In the infant classroom…
Today, I had a couple of moments where I felt like these teachers in the infant room weren’t paying as much attention to my kid as the others, and my immediate assumption was that it was because she’s black.
Of course, then I went through the logic and the reasoning and rationalizations – for one thing, she wasn’t there as a registered infant, she was there with me because my childcare fell through. So she wasn’t their responsibility. Also, there were quite a few children in there and very busy.
Besides those things, I’m pretty accustomed to Babygirl getting a lot of attention, so I guess I notice it when people aren’t really noticing her or asking about her at all. Then I wondered about whether it might have something to do with my girl wearing orthotic leg braces. Disability makes a lot of people uncomfortable, and leg braces are fairly visible. Then I wondered if the other kids would pick up on that discomfort and end up internalizing it.
I have no concrete proof to back this stuff up. So what is it, then?
These weren’t the regular teachers, they were visiting directors from other centers. And actually, one of them would talk to Babygirl occasionally, but it seemed as though the other wasn’t even acknowledging her.
One thing I’m sure is affecting my opinion is that neither of these women acted as though they had much interest in acknowledging me when I first came into the room. I was put off by that, and I think it essentially set the tone for our interaction in my eyes. From that point on, I think I saw them through the lens of 2 strange women who didn’t think enough of my (or my daughter) to acknowledge that we exist.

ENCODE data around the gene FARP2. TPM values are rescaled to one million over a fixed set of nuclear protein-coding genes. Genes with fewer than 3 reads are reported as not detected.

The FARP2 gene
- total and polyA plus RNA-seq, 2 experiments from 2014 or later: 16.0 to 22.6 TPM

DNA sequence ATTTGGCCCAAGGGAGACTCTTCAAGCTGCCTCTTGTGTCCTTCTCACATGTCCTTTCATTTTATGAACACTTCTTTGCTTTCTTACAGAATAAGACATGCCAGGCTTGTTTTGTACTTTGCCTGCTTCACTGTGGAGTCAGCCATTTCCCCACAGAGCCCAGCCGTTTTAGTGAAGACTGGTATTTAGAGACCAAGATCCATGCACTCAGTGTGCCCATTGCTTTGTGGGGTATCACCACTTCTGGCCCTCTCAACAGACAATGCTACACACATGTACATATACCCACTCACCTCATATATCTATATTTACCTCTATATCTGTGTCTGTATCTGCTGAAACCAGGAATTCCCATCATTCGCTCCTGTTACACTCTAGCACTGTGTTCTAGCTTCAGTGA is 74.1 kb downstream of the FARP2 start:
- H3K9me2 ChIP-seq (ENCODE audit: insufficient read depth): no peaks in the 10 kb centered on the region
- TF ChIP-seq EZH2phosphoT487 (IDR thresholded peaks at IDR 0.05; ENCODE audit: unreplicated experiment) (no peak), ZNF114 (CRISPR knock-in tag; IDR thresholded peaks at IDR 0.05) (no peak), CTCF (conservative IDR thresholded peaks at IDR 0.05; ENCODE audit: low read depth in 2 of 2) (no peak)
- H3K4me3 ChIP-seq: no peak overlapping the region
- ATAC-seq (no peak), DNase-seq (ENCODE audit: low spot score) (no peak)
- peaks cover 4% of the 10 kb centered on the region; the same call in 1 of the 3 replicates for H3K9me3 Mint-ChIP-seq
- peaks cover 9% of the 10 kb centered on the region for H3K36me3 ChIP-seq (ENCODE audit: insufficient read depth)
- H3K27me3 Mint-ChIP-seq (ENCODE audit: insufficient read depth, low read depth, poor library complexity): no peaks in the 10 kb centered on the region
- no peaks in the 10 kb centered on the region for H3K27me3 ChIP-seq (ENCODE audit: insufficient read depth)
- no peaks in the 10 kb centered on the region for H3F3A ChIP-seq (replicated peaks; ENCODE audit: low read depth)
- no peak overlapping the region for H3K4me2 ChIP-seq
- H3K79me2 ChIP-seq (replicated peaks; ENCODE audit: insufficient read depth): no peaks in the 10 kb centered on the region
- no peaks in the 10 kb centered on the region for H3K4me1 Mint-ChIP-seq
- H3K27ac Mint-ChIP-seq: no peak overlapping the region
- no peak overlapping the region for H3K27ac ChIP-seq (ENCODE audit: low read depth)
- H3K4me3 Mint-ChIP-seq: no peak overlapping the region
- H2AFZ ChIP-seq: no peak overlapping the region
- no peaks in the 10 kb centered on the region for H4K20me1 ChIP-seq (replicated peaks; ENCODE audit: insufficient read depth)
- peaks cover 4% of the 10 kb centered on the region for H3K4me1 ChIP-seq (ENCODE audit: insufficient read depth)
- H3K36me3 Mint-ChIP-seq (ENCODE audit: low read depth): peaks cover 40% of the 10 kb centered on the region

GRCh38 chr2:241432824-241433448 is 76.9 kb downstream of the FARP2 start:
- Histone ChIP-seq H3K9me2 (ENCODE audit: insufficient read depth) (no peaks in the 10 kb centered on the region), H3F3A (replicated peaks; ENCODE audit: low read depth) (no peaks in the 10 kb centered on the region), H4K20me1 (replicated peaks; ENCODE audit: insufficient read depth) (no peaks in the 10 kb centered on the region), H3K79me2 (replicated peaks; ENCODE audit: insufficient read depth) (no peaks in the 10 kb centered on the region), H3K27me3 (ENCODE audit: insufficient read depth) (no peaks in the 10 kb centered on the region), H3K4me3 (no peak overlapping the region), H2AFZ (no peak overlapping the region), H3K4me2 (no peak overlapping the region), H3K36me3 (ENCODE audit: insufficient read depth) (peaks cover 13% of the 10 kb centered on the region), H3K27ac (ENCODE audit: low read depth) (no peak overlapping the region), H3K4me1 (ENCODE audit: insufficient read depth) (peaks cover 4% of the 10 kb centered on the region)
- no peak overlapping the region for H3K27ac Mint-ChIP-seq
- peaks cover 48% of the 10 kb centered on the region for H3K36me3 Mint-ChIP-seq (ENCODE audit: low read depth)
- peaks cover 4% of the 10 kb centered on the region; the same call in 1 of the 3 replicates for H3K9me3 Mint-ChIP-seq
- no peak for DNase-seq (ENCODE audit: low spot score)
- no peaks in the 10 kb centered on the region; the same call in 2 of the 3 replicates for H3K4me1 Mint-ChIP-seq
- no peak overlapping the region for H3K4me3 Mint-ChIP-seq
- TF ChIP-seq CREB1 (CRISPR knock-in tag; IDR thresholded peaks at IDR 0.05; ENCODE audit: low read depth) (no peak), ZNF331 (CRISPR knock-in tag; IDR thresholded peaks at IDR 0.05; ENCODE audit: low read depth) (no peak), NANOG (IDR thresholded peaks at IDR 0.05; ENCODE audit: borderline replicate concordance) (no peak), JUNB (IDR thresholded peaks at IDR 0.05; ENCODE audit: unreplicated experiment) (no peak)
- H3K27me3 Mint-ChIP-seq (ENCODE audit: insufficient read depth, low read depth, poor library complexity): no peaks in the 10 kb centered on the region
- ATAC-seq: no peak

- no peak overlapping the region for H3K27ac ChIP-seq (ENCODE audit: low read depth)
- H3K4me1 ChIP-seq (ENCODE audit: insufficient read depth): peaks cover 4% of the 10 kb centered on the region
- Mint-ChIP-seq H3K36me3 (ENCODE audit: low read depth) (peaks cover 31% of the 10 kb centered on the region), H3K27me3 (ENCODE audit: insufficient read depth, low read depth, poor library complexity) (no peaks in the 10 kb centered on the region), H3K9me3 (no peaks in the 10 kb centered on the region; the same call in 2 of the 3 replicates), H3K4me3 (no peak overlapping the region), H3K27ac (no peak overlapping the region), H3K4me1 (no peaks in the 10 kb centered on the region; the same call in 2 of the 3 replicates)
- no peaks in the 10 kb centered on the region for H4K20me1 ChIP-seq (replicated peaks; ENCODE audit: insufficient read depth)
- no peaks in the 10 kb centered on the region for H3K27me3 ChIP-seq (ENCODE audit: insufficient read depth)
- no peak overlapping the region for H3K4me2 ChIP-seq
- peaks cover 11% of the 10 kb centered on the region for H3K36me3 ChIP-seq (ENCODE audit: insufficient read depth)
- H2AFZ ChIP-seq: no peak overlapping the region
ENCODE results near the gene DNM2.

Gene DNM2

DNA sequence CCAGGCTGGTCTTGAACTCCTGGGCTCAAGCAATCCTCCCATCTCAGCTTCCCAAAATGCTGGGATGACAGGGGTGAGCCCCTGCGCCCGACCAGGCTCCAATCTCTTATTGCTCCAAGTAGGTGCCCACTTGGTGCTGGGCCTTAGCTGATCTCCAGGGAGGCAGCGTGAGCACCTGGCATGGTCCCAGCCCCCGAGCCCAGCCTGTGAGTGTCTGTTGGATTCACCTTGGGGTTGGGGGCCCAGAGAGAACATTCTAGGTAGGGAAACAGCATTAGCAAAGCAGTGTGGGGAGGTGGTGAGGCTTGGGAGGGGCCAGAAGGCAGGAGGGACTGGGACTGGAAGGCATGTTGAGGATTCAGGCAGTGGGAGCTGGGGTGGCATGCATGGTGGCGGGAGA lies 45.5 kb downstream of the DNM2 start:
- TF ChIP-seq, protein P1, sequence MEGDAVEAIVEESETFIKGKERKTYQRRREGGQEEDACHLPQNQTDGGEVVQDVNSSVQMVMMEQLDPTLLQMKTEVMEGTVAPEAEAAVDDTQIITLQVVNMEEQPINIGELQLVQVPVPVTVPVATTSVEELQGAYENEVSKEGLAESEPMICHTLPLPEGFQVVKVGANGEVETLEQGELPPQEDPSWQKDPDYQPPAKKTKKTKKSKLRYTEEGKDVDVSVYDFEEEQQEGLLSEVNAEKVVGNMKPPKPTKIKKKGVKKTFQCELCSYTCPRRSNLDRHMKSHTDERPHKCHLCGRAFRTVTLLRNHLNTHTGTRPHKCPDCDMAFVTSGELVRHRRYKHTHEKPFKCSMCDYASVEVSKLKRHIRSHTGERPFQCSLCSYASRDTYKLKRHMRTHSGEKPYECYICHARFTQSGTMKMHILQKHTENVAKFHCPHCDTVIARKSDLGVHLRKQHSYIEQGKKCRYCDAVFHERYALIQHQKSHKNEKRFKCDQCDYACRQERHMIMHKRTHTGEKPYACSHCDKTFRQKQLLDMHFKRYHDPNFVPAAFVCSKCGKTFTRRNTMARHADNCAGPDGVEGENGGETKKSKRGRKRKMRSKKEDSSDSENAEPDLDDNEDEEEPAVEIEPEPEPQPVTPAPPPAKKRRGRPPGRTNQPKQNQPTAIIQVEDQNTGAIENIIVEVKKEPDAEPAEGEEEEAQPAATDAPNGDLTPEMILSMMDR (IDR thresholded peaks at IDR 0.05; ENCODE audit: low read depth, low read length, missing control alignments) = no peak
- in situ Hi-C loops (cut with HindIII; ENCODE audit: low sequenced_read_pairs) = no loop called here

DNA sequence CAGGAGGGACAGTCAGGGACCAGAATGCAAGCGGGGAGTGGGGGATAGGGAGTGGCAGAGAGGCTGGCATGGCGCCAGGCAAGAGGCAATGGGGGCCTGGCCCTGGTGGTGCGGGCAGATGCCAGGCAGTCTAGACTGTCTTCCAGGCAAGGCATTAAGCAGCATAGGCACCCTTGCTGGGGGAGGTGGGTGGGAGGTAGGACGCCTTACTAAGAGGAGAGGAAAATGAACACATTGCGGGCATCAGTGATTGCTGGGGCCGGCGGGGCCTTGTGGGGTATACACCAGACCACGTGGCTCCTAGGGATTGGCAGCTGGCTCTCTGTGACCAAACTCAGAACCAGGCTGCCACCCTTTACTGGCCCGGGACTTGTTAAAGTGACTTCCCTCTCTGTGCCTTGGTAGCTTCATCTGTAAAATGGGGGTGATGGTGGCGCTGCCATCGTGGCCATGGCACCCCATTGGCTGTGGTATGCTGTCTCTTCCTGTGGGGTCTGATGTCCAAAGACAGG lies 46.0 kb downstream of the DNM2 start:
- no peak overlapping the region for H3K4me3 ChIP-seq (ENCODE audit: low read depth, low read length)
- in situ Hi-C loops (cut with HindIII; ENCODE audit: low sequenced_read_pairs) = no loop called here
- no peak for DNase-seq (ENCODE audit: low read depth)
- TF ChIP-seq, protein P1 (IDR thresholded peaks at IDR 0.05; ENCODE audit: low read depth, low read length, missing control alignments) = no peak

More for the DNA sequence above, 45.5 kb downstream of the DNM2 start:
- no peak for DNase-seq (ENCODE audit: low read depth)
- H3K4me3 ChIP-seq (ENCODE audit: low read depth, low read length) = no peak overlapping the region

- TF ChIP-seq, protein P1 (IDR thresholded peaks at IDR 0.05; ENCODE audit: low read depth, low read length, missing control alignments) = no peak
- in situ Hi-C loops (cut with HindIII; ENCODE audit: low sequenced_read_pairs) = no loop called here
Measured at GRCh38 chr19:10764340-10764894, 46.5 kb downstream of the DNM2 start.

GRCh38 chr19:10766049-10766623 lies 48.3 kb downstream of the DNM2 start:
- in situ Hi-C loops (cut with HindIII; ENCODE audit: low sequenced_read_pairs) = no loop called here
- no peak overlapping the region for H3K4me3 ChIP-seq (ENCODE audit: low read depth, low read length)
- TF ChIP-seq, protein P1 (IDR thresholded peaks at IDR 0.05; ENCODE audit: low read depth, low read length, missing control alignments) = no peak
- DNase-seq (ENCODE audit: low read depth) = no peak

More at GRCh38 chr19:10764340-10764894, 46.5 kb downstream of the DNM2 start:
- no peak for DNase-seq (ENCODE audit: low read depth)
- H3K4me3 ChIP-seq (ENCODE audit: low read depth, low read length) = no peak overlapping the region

I have to acknowledge that these impressions that I had could easily be mistaken, that I could have misread them. I get touchy about white people who aren’t particulary friendly. I guess I think that if they don’t make an effort to be welcoming, then they could easily be unwelcoming. I often wonder exactly how many people secretly dislike black people, and sometimes I put that on people whom I don’t know very well. It’s a survival technique, of course, but it obviously doesn’t serve me well as often as I use it. And I’m definitely a little more defensive about my daughter – she has faith in all people right now, and I hate to see her look and smile so big at someone and they don’t notice or acknowledge her.
What can I do about this kind of thing? I think that part of it is just stuff I’ll have to learn to live with. I have to be careful about being over-sensitive about people’s reactions to my girl – my mom tends to do that with me. Also, I can try to model what I want for her in my interactions with other kids. That way I’m not transferring whatever I’m dealing with onto them and not treating the well, and then I’m providing a reference for how I want my daughter to be treated, more or less putting my money where my mouth is.
I still don’t know if what I noticed was real or imagined. I’ll just have to keep on watching.